Fresh off paying a record $483 million fine in China, British drug maker GlaxoSmithKline (GSK) is facing corruption allegations yet again, this time in Romania. GSK announced they were investigating the latest claims of bribes which were detailed in a whistleblower's email late last week.
The email alleges that Romanian doctors were paid up to thousands of euros from 2009 to 2012 for the prescription of prostate medicine Avodart and Duodart, in addition to the Parkinson’s disease medicine Requip. Doctors were also paid for speaking engagements that never occurred, or in some cases many payments received when only one speech was made.
Following a guilty plea in the U.S. case in 2012, the company paid a record $3 billion in fines in addition to pledging in 2013 that it would no longer pay doctors to promote its drugs or attend medical conferences, and that its sales staff would no longer have prescription targets. With the current list of alleged bribery incidences, it would seem they have not found a viable new business strategy outside of bribery.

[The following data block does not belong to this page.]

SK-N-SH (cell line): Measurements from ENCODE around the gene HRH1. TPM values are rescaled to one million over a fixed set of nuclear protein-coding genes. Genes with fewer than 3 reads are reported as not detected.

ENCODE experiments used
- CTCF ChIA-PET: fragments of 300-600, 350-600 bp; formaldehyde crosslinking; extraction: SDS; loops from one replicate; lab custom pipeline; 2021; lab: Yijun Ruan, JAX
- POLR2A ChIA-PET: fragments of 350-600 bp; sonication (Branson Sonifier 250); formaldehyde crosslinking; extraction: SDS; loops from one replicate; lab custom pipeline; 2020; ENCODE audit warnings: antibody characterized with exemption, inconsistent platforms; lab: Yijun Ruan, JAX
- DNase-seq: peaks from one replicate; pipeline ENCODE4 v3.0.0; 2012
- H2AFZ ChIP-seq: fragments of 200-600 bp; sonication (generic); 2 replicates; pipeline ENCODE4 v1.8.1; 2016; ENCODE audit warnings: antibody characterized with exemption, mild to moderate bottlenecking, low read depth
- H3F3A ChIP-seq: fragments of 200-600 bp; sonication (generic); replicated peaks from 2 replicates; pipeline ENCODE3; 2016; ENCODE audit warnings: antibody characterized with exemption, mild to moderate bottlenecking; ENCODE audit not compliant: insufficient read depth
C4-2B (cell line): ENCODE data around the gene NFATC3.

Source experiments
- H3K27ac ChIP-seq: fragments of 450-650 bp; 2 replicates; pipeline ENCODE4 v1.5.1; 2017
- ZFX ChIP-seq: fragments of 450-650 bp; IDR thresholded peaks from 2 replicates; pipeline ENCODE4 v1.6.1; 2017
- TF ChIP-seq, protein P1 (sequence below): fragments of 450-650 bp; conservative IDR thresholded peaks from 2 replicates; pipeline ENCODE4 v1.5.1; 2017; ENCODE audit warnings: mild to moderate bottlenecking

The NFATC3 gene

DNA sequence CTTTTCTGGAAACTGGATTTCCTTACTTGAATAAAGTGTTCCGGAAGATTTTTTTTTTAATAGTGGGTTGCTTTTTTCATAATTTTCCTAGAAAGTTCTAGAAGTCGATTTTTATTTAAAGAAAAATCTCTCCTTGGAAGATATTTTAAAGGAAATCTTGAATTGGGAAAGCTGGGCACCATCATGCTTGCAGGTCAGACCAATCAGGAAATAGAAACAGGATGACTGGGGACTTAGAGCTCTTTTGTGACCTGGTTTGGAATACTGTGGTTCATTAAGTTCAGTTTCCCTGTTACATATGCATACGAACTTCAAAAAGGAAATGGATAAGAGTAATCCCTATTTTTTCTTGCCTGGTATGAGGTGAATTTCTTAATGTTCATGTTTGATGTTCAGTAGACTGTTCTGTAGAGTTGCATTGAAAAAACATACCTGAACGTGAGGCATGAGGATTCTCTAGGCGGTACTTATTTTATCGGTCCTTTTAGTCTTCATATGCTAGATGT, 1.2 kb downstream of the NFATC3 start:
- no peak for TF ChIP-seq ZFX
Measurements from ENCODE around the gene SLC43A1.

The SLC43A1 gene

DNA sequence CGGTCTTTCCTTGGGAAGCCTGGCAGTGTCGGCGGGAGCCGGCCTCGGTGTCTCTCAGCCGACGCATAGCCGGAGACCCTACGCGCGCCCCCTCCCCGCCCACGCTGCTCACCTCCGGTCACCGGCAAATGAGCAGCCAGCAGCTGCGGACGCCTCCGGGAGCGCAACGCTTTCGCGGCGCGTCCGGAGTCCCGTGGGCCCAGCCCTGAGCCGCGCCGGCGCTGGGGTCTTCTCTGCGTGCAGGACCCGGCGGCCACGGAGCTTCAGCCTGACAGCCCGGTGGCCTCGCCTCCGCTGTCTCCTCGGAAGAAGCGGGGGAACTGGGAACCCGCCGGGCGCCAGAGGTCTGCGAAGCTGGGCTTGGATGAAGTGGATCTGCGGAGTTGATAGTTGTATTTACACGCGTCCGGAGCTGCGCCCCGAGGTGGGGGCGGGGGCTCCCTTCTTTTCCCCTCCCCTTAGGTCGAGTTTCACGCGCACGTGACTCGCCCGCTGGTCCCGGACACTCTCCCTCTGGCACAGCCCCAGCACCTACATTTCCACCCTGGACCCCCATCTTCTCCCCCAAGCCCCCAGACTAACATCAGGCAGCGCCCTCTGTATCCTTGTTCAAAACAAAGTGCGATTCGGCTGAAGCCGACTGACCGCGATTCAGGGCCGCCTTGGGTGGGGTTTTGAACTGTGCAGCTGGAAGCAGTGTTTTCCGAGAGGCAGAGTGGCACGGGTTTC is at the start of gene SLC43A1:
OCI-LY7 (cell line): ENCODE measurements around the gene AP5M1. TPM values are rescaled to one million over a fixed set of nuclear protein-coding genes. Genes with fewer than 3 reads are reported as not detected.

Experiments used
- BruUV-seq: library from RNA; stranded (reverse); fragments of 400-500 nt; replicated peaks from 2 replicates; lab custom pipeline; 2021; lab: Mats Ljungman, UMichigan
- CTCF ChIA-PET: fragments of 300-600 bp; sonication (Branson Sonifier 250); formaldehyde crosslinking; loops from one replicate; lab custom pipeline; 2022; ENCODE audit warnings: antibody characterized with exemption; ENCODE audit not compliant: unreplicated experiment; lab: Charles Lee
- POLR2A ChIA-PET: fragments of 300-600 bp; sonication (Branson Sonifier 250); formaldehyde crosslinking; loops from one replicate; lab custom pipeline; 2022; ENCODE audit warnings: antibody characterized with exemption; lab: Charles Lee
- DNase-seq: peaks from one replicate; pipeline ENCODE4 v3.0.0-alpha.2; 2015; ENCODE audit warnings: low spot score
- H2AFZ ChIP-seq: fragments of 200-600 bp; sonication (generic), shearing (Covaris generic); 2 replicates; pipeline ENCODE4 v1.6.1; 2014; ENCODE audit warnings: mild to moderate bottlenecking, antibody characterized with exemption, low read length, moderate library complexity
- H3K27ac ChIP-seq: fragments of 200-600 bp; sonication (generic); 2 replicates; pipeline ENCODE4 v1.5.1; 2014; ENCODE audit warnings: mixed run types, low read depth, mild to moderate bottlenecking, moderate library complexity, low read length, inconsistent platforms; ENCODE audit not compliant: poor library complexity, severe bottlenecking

GSK isn’t alone in its industry, with Pfizer having paid a $2.3 billion fine in 2009 for off-label marketing of its arthritis drug Bextra. Also a repeat offender, Pfizer at the time had settled with the U.S. Department of Justice three other times in the previous 10 years. With health care spending showing no signs of slowing, more bad behavior looks likely.
Poland, the United Arab Emirates, Lebanon, Jordan, Syria, and Iraq are all investigating the Glaxo for similar allegation in what appears to be a widely accepted corporate culture of win at all costs.
GSK refused to comment on the other ongoing investigations.